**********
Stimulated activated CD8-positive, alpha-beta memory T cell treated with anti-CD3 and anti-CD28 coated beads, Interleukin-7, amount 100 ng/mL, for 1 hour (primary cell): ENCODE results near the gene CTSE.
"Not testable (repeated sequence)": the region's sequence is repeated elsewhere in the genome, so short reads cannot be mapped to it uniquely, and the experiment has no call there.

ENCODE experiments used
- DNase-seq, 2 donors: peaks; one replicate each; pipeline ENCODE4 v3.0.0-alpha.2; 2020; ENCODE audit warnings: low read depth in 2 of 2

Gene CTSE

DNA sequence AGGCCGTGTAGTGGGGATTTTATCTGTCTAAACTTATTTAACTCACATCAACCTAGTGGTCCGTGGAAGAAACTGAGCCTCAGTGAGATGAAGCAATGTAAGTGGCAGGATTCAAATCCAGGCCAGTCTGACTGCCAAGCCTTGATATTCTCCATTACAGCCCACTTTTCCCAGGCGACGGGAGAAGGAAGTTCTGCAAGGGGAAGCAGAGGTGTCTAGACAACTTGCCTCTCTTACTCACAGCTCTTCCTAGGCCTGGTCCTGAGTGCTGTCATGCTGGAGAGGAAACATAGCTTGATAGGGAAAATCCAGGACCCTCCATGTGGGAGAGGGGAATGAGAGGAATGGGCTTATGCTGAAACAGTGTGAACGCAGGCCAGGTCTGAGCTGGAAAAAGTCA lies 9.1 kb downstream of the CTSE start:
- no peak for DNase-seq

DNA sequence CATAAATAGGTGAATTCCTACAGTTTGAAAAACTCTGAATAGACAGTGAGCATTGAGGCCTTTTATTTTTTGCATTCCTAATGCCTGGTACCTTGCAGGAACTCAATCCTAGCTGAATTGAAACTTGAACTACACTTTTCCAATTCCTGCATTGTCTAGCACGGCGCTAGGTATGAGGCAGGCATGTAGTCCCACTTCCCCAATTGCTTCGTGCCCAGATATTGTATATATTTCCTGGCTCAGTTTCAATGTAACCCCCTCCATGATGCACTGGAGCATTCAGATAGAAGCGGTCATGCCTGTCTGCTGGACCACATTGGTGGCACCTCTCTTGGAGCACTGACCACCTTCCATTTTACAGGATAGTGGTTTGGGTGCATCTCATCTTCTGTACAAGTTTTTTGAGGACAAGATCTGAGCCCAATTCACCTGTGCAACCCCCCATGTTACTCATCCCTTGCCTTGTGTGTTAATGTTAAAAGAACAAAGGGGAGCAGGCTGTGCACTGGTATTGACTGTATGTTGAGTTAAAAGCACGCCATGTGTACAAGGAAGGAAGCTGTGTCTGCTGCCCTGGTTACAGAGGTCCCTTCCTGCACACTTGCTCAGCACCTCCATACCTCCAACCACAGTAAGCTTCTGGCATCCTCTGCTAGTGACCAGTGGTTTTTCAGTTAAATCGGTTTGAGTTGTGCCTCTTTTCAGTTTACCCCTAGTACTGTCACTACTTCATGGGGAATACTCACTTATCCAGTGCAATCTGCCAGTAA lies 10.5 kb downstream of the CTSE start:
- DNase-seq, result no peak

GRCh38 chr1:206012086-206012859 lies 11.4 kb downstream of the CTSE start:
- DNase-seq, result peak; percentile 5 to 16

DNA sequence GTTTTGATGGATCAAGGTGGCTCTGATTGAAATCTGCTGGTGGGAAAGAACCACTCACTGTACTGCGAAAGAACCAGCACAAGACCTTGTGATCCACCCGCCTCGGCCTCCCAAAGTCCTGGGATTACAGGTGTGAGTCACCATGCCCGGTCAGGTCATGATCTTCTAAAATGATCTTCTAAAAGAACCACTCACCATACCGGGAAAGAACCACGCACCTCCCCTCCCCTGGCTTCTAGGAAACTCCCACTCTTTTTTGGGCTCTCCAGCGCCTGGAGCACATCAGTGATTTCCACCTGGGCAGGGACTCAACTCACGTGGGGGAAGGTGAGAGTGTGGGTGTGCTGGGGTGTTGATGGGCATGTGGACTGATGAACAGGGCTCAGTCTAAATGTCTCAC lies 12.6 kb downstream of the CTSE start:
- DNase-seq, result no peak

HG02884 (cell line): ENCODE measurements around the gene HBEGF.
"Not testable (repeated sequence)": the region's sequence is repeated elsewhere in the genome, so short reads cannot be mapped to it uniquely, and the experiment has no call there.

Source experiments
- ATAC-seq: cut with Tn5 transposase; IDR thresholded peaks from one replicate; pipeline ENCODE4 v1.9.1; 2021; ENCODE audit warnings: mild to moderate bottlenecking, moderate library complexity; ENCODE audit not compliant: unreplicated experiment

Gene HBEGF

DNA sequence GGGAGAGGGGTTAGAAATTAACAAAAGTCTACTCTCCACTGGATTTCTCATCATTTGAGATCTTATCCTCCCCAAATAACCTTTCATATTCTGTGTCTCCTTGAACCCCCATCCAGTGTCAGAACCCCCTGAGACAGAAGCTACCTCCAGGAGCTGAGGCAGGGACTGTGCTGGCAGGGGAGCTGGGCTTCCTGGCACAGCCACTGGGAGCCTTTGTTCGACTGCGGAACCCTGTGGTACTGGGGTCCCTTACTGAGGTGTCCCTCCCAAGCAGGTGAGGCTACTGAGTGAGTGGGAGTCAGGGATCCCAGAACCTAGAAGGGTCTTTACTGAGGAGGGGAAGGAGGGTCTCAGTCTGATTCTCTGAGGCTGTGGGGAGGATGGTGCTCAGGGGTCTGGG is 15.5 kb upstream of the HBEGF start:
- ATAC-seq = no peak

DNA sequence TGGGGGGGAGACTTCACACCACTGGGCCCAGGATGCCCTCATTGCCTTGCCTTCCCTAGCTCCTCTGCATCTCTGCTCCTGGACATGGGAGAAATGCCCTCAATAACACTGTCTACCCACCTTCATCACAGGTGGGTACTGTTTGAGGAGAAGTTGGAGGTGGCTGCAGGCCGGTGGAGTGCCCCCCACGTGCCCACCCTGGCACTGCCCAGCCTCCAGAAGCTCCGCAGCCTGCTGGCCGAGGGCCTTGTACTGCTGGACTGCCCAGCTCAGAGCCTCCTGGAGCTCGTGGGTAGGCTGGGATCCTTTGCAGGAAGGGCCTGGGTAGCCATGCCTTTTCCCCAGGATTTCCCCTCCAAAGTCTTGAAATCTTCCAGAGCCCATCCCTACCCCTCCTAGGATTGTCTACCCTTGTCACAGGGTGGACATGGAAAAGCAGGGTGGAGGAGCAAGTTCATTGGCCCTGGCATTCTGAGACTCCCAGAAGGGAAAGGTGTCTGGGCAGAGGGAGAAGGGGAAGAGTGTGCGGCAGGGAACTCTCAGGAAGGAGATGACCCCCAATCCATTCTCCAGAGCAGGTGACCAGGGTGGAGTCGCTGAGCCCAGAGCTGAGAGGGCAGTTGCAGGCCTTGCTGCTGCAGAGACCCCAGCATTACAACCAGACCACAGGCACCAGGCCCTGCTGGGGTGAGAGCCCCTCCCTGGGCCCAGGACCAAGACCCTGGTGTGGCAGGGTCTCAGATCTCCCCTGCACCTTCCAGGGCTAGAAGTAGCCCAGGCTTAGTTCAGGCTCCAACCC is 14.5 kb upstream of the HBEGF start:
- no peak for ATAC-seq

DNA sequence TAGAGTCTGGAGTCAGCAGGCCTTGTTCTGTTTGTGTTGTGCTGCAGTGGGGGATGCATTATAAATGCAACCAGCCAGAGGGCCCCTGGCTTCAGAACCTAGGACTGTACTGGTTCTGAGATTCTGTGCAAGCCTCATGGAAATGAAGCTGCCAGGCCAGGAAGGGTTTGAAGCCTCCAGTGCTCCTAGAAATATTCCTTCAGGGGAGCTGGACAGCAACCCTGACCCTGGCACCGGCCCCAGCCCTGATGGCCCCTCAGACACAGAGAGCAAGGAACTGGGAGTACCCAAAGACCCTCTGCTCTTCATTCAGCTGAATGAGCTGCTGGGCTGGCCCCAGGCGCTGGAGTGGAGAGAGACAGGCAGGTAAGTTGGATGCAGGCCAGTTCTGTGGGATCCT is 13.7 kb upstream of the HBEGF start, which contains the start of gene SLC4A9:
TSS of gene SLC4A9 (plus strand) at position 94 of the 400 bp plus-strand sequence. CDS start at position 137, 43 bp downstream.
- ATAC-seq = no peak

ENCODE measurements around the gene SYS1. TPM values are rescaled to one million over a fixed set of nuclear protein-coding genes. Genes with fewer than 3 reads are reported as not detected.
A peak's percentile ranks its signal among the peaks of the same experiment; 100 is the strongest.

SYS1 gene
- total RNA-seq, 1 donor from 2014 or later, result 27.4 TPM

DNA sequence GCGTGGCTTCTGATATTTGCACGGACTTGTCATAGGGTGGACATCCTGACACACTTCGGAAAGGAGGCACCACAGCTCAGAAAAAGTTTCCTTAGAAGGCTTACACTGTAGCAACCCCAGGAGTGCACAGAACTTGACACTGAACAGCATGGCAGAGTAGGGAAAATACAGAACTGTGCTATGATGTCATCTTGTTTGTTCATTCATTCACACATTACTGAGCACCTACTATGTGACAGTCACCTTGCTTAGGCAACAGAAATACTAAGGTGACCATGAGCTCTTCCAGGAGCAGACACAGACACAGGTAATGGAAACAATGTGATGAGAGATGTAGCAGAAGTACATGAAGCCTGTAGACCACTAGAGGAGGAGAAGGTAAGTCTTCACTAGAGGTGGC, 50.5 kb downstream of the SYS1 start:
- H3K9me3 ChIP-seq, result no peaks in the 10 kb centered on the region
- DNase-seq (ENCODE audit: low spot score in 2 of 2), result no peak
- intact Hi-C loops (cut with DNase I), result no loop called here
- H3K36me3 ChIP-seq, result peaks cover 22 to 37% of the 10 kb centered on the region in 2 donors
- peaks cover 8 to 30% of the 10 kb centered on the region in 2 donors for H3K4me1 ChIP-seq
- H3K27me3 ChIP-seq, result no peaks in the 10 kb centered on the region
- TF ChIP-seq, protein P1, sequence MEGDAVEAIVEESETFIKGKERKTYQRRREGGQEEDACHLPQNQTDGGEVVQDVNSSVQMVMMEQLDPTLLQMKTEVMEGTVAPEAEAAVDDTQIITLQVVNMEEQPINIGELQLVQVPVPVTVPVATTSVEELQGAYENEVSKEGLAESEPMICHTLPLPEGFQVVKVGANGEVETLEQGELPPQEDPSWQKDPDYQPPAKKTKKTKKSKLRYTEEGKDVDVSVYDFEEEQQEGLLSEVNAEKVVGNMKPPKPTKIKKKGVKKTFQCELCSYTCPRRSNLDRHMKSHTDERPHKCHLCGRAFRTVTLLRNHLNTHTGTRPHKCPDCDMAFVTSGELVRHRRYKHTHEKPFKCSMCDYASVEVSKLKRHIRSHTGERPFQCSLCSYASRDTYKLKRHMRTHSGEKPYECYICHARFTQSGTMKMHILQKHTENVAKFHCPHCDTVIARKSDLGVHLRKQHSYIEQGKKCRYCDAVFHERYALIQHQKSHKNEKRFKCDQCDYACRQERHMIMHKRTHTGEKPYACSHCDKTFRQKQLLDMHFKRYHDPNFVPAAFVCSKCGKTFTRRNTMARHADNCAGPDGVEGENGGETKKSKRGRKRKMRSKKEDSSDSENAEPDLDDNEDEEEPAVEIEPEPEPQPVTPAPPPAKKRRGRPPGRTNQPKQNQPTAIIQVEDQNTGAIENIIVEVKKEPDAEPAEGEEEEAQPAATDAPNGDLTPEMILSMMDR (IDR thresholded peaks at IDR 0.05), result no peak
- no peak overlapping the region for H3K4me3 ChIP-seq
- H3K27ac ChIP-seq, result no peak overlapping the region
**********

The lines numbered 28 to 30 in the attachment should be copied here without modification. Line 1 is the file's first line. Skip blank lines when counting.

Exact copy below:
SYS1 gene
- total RNA-seq, 1 donor from 2014 or later, result 27.4 TPM

DNA sequence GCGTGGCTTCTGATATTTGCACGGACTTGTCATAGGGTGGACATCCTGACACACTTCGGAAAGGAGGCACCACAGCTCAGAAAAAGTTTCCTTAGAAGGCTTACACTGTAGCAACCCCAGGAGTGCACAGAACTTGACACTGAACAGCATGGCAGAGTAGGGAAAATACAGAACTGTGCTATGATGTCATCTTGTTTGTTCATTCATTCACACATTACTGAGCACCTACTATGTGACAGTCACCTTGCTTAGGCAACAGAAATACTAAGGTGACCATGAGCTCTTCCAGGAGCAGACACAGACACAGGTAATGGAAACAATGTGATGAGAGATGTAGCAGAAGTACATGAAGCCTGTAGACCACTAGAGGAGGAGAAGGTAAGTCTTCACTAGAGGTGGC, 50.5 kb downstream of the SYS1 start: